The Classroom Bookshelf
Inside The Classroom Bookshelf
Mary Ann Cappiello

About Mary Ann Cappiello

Mary Ann is a professor of language and literacy at Lesley University. A former public school language arts and humanities teacher, she is a passionate advocate for and commentator on children’s books. Mary Ann is the co-author of Teaching with Text Sets (2013) and Teaching to Complexity (2015) and Text Sets in Action: Pathways Through Content Area Literacy (Stenhouse, 2021). She has been a guest on public radio and a consultant to public television. From 2015-2018, Mary Ann was a member of the National Council of Teachers of English's Orbis Pictus Award for Outstanding Nonfiction (K-8) Committee, serving two years as chair.

Teaching Ideas for a Democracy Under Assault

What can educators do? We can offer young people an opportunity to better understand and make sense of this moment through information. Nonfiction books for young people offer us gripping accounts of the past and present in language that engages young people’s hearts and minds. Nonfiction books for young people provide a “container” of information vetted and researched, with evidence documented in bibliographies and chapter notes, acknowledgements and author’s notes. Nonfiction books for young people personalize and problematize history. Nonfiction books for young people can be juxtaposed in the classroom so that students can hear a range of perspectives and make sense across texts. Nonfiction books for young people can model inquiry and informational literacy, while also providing essential information about our past, our present, and the government structures within which we operate.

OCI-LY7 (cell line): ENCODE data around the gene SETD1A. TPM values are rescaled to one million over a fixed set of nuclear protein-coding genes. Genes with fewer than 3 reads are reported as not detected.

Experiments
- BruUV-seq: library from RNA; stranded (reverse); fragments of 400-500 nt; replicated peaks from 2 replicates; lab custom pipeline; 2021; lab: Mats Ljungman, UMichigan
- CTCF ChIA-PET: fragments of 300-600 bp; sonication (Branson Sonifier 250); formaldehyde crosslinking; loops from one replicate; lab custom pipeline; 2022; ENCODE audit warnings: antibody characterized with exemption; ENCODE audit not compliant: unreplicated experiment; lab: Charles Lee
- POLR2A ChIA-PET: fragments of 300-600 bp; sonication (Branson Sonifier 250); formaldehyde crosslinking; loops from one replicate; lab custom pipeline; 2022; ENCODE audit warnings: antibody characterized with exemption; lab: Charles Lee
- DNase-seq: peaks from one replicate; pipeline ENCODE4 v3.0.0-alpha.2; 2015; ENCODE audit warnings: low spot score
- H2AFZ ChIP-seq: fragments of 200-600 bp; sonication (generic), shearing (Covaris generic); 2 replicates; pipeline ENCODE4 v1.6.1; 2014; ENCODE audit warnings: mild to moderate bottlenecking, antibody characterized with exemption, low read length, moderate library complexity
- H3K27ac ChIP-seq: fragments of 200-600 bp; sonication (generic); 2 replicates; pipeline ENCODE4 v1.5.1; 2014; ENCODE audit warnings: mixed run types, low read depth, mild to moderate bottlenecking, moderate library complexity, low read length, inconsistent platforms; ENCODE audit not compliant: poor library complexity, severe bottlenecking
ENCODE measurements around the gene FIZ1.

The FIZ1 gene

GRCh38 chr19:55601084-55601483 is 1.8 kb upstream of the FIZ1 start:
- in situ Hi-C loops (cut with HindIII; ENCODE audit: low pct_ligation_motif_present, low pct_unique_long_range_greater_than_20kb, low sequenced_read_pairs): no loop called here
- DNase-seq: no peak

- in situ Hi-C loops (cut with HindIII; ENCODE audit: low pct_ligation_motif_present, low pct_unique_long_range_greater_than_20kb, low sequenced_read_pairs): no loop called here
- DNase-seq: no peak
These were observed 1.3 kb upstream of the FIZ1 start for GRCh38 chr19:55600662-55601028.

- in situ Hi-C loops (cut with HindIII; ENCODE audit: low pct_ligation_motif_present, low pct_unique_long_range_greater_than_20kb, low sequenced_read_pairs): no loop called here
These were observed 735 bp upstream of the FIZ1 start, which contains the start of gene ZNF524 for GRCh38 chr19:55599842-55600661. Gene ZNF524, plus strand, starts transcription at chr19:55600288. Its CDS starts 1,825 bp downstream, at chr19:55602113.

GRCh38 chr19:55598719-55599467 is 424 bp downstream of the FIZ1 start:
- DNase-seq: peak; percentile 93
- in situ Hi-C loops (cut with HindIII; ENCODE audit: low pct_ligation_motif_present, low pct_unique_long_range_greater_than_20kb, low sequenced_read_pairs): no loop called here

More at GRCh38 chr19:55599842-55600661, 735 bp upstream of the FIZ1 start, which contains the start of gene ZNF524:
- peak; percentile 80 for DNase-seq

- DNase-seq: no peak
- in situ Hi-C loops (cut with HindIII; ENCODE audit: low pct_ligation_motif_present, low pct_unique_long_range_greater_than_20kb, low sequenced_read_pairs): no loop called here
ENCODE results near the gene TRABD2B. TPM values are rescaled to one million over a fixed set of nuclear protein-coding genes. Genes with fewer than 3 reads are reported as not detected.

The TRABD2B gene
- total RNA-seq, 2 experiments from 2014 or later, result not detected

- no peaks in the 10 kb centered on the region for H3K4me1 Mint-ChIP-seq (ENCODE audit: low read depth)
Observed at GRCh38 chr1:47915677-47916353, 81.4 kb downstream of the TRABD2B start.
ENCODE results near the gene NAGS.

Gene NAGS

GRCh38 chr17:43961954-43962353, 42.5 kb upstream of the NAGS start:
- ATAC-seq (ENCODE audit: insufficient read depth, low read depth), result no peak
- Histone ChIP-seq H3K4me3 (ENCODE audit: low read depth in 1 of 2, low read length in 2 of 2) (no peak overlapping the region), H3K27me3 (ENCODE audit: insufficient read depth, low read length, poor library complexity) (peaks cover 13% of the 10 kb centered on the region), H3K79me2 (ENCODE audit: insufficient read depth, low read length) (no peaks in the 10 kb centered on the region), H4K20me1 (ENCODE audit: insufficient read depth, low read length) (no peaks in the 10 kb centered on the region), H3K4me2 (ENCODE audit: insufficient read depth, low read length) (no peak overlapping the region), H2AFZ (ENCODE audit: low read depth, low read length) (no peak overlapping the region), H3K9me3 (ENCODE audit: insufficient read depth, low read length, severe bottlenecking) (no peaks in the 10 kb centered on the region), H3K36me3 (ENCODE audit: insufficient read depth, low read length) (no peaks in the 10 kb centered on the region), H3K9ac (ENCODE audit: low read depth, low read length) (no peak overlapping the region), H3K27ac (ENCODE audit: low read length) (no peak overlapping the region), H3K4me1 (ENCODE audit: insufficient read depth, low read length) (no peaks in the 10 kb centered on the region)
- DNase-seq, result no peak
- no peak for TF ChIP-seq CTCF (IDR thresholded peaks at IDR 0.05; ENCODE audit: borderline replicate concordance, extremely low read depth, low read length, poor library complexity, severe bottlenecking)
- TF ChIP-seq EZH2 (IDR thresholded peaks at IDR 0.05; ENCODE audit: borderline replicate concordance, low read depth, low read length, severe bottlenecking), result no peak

Books as Bright Spots in 2020

We don’t know what next year holds. We don’t know where books will take us. But as we do each year, we’ve curated “best of” lists from a range of publications and organizations that review children’s and middle grade books. We hope you find these lists useful. You may be in search of winter holiday hibernation reads. You may be trying to find just the right book for a child or tween in your life, or new books for your classroom collections or school library.

Celebrating Collective Action in The Teachers March

The Teachers March! captures a powerful moment in U.S. history, celebrates the tenacity and intrepidity of teachers, and has an important role to play in language arts and social studies curriculum.

Rethinking Thanksgiving

We wanted to make sure our readers knew about the “Rethinking Thanksgiving” webinar hosted by authors Kate Messner and Traci Sorell on Thursday, November 12th.

Celebrating Kindness with When We are Kind

n the midst of the global COVID-19 pandemic, When We are Kind offers preschool and primary grade children a vision of kindness they can enact in their own lives.

Reading the World with Becoming a Good Creature

“School is not the only place to find a teacher.” This first line of Sy Montgomery and Rebecca Green’s picturebook adaptation of their 2018 adult book How to Be a Good Creature may ring true for many students and their families right now.

Preparing for the 2020 Election Cycle

When headlines scream out our political dysfunction, and a global pandemic keeps us uncertain at home, we can all feel powerless. But with a book like this, that offers both information and action, young people, their teachers, and their families can feel empowered.

Exploring Native American Activism and Environmental Justice

In this historic moment, as people around the world shelter at home to slow the spread of the coronavirus, there has never been a more potent time to be reminded of our need to be good stewards of the earth we share.

Using Online Museum Resources for Literacy Learning

Whether you are a K-12 teacher trying to support students online or a parent, grandparent, or family or community member trying to support learning for a range of students and ages during this period of disruption, we hope you can find these resources interesting and engaging, and these simple protocols helpful.

Shedding Light on 20th Century Termination and Relocation Efforts with Indian No More

Ideal for explorations of family, friendship, and identity, the impact of federal policies generationally on Native Americans, and the process by which we claim our own identities, Indian No More will linger in the hearts and minds of readers.